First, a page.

by Patience Worth
I saw the heavy moon come slow
Into the night, and felt upon this cheek
The eve's breath, hung of daytide's woes.
The starry arch spread grey and flashed o'erhead.
The Earth lay weary, spent,
Aneath the moon's cool smile.
I stepped upon the sod bedamped of dews,
That seemed as Day's tears, wept upon the blades;
And looked me up unto the vasty arch,
Wherein the stars showed, ever flashing on.
Unto a far, far star then looked mine eyes,
And dreaming stirred to wake on paths that lie
The sea's deep floor beneath the water's sweep,
Upon some past, and past, past tide,
Did some lone brother tread, and look above
Unto these changeless stars, and dream of tides,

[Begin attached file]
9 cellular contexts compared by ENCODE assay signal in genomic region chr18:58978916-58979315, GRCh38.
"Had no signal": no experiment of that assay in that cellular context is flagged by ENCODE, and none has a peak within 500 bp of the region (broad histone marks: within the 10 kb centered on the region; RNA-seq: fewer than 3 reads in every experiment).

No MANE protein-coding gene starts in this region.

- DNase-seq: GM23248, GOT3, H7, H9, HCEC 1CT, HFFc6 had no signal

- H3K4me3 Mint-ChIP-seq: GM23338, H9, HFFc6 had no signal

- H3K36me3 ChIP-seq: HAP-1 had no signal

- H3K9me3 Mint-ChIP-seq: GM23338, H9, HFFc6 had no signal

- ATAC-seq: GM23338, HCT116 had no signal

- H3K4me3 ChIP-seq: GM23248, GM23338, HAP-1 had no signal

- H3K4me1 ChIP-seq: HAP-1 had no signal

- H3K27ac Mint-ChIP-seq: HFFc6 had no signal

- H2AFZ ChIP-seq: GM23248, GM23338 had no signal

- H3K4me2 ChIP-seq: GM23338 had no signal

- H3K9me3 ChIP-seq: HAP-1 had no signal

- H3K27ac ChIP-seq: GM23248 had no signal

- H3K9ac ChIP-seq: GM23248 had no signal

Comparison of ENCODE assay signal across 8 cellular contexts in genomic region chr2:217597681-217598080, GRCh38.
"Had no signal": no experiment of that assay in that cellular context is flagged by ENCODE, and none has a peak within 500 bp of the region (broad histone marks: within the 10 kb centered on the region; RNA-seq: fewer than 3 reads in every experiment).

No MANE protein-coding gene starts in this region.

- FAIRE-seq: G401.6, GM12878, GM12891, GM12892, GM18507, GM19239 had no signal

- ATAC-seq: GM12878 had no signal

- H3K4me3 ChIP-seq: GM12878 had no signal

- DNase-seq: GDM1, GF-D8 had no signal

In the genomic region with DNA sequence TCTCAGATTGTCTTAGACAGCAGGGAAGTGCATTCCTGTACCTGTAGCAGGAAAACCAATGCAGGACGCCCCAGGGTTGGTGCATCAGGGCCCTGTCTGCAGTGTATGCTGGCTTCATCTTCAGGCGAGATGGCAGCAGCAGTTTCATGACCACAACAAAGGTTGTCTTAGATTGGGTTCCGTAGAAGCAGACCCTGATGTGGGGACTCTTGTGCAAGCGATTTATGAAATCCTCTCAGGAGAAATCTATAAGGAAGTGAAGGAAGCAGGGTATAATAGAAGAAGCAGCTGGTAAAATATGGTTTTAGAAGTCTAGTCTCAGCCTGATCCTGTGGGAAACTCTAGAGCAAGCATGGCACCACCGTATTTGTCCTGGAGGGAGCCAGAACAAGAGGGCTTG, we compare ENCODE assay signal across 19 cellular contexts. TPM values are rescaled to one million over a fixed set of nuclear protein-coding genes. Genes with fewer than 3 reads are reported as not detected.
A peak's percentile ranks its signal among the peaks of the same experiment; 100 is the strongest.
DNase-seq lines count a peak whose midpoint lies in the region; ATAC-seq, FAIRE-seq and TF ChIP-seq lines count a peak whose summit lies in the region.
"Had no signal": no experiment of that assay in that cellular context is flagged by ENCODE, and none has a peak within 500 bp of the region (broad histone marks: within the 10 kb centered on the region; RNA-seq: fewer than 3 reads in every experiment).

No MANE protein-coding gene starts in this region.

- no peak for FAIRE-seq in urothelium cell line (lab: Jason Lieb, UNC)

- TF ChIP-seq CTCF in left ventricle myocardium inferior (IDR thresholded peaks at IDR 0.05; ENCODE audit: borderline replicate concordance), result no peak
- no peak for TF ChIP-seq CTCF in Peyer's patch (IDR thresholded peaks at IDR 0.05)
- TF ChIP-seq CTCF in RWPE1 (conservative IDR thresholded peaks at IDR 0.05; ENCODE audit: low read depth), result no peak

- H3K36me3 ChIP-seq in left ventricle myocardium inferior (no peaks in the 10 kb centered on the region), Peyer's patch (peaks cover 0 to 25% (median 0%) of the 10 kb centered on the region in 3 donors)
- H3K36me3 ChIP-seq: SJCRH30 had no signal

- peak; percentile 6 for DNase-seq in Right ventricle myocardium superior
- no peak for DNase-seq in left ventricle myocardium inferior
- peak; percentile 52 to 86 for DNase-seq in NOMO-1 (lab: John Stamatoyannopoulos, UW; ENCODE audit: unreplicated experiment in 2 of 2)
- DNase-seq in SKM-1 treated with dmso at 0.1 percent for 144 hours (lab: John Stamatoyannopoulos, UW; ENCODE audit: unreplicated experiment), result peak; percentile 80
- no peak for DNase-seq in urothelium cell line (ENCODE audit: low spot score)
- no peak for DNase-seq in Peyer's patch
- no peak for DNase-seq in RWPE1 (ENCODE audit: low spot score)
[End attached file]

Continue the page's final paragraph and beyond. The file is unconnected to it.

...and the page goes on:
Some distant tide, when I should tread this spot?
When his green fields should perish,
Wiped whither by the torrent's wash, his fields,
Whose damp sod soothed his weary feet? Did he
Then in his heart offer of his own to me?
On the eve's breath did his dreams wing forth?
And hath the sea's wash wiped them
Forever from the day? Or is it not
His very tongue hath spoken unto me?
That even, as the pale, pale light
Of yon farthest star,
His hope doth flash its victory unto me?
Behold thou me, O faint stars of the eve!
Methinks thou'rt all-the jewels set
By hosts long gone. And here
Upon the Earth's green breast I sink
And look me unto thee; and lo unto
Some distant tide would I to pour this soul!
Yea, that some lone brother on his path,
Who, weary, sore shall look up unto thee,
pure, pure stars above, and read me there!
Last updated January 14, 2019